As Blaze Jordan continues his journey through the Red Sox organization, he dreams of one day cranking home runs over the Green Monster.
But for now, he’s with the Greenville Drive, launching long balls over the “mini-monster” replica of Fenway Park’s wall in left field at Fluor Field.
The fans already love him, less than a month after he was promoted from Salem, Drive manager Iggy Suarez said.
Jordan has 11 home runs this season, including two in his Greenville debut. He’s making plenty of contact too, with a .348 batting average during his time in High-A.
For a 19-year-old whose junior season was canceled because of COVID, and who skipped his senior season after graduating early from Mississippi high school baseball powerhouse DeSoto Central, Jordan looks like he hasn’t missed a beat.
“I didn’t think it was going to be that fast,” Suarez told Boston.com. “I was like ‘I’m going to stay as far away as I can. I’m not going to try and mess with this kid at all.’ You read the reports, you see the notes, and you see how well he’s been playing. You’ve got to let him transition, let him play, let him have a good time. That’s the thing, we want to make it as smooth as we can for him.”
With a swing like Jordan’s, anchored by a strong lower body, tremendous bat speed, and ridiculous forearm strength, the next steps in his development are to continue to round out his game.
He’s working on selecting better pitches, becoming more mobile so he has the versatility to play either corner infield spot, and his baserunning, which has led to him stealing five bases this season. There’s also the schedule to get used to.
“I’d probably say [the biggest difference is] the grind of playing everyday, which I kind of like because if you have a bad night you get to just go out there and play again,” Jordan said. “It’s definitely a grind being away from home all the time, but you basically create a family here.”
Jordan was stoked when was informed by Salem manager Luke Montz that he and 2021 first-round pick Marcelo Mayer were being promoted in August. Jordan and Mayer drove to Greenville together.
“I think we make each other better every day,” Jordan said. “We were roommates together in Salem and now we’re roommates here, so we’ve created a pretty tight bond, and playing beside him at third base and shortstop is pretty cool, especially with the talent he has.”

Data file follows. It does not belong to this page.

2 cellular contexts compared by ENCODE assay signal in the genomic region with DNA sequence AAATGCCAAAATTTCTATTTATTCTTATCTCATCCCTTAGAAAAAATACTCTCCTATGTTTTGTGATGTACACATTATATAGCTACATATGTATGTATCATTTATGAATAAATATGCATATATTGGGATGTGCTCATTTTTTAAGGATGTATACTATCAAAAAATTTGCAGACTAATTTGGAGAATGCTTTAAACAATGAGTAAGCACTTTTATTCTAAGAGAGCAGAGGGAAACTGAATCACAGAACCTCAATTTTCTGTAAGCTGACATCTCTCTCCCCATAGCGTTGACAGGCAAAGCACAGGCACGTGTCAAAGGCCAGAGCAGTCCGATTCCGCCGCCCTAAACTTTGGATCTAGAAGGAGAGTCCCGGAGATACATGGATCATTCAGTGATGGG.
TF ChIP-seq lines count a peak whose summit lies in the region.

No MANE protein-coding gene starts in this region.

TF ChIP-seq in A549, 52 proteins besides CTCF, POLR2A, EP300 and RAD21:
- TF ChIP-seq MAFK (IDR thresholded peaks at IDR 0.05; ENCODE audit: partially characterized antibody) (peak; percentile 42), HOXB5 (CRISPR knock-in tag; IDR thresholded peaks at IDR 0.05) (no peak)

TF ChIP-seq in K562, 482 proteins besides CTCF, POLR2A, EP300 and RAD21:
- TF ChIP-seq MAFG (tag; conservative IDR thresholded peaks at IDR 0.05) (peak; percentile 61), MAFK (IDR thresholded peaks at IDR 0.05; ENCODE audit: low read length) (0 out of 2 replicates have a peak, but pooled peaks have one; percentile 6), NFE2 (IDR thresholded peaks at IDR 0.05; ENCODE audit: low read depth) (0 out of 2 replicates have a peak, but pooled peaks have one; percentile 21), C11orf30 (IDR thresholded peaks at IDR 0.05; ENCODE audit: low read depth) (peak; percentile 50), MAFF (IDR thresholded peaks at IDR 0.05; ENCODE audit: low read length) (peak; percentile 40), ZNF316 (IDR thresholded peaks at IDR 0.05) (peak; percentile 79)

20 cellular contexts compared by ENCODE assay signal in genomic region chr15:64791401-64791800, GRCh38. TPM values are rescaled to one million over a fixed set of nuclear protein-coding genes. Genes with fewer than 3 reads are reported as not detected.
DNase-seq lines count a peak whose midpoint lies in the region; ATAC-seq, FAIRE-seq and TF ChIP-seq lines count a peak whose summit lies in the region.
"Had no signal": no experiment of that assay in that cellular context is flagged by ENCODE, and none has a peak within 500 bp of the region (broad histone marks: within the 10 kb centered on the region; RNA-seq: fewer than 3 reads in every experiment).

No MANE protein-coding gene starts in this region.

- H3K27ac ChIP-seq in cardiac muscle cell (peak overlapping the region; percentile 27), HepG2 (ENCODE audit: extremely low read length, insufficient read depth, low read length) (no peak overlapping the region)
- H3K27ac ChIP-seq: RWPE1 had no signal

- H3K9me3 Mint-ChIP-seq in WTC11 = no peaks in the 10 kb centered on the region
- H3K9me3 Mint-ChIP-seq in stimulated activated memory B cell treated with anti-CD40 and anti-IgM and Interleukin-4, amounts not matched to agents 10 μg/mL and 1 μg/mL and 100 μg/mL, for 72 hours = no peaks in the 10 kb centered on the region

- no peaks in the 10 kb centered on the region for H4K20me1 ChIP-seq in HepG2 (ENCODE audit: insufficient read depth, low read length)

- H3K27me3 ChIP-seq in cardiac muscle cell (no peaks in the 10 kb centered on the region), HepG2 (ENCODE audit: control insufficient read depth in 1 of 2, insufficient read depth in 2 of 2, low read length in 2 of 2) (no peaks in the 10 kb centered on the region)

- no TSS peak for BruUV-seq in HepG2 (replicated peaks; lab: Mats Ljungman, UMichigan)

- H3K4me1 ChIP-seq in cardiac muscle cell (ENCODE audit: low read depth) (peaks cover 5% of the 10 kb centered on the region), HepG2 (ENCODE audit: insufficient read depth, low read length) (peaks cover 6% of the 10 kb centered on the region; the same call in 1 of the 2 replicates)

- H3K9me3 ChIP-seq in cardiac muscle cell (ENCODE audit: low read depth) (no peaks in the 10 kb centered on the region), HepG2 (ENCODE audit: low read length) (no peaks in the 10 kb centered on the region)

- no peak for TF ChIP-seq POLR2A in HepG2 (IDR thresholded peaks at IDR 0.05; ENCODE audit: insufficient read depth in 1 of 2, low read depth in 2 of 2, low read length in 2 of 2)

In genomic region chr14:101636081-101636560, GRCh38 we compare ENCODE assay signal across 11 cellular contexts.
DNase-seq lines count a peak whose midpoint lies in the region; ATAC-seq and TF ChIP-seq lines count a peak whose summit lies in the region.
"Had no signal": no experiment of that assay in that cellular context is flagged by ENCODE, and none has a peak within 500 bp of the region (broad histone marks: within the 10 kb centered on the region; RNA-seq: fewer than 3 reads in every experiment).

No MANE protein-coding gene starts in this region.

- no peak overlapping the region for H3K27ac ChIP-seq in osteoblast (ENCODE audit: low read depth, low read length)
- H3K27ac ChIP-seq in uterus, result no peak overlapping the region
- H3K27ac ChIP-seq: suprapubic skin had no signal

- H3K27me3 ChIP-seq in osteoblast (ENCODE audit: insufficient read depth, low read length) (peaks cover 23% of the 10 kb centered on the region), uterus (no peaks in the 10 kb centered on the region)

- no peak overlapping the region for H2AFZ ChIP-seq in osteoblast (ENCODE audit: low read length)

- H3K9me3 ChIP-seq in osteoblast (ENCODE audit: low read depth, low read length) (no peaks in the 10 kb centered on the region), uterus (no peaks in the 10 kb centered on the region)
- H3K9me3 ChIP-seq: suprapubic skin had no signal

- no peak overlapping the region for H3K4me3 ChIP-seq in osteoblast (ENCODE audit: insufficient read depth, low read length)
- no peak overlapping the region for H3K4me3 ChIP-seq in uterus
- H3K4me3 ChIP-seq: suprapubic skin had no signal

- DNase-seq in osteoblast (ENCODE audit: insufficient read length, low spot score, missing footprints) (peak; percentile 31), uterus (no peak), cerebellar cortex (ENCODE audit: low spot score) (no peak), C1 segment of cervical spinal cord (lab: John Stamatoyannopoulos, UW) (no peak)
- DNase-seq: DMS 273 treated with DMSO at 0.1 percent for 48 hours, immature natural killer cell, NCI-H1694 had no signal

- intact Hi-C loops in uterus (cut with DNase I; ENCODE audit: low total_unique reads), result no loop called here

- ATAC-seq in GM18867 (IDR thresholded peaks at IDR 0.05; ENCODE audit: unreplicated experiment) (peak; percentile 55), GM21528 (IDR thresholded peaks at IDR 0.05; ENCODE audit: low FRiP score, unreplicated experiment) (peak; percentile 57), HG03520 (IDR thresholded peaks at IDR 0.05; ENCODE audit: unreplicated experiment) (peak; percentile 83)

Jordan cried tears of joy when he heard his name called during the 2020 MLB Draft. The Red Sox scouted him for years, and showed that they believed in him.
“I’d say that’s probably the hardest I cried in some time,” Jordan said. “All the hard work and everything I’ve put in, my family’s put in. It was pretty cool having them and all my friends there.”
When he’s not playing baseball, Jordan enjoys fishing, collecting trading cards and looking up exotic cars on YouTube, his mother Jennifer said. He drives a Mercedes Benz G-Wagon, which was one of his dream cars.
He also grew fond of TopGolf while staying in Atlanta for travel baseball tournaments, his dad Chris Jordan said. He swings lefthanded on his drives so he doesn’t mess up his baseball swing. He putts righthanded.
Jordan also enjoys having one of the most unique names in baseball. When his mother was pregnant with him, she went for a checkup and saw a magazine with an article about an autistic boy named Blaze.
“The article just kind of moved me, and I told Chris about it,” Jennifer Jordan said. “At the time, we didn’t know if it was a boy or a girl and he was like, ‘if it’s a boy we’re definitely naming him Blaze.’ That’s where it came from, a magazine article about a little autistic boy.”
It would also make a pretty cool football name, thought his dad, who played college football at Memphis.
“But it turned out to be baseball which is all great and good also,” Chris Jordan said.
Blaze Jordan remembers the early days, before clips of his 500-foot home runs went viral and put his name on the map. He’s living up to the hype so far, and staying humble in the process.
“Just going out there and playing in front of fans every night,” Blaze Jordan said. “That’s the coolest part because I remember when I was a kid in the stands, watching minor league and major league games. It’s pretty cool to be on the field this time.”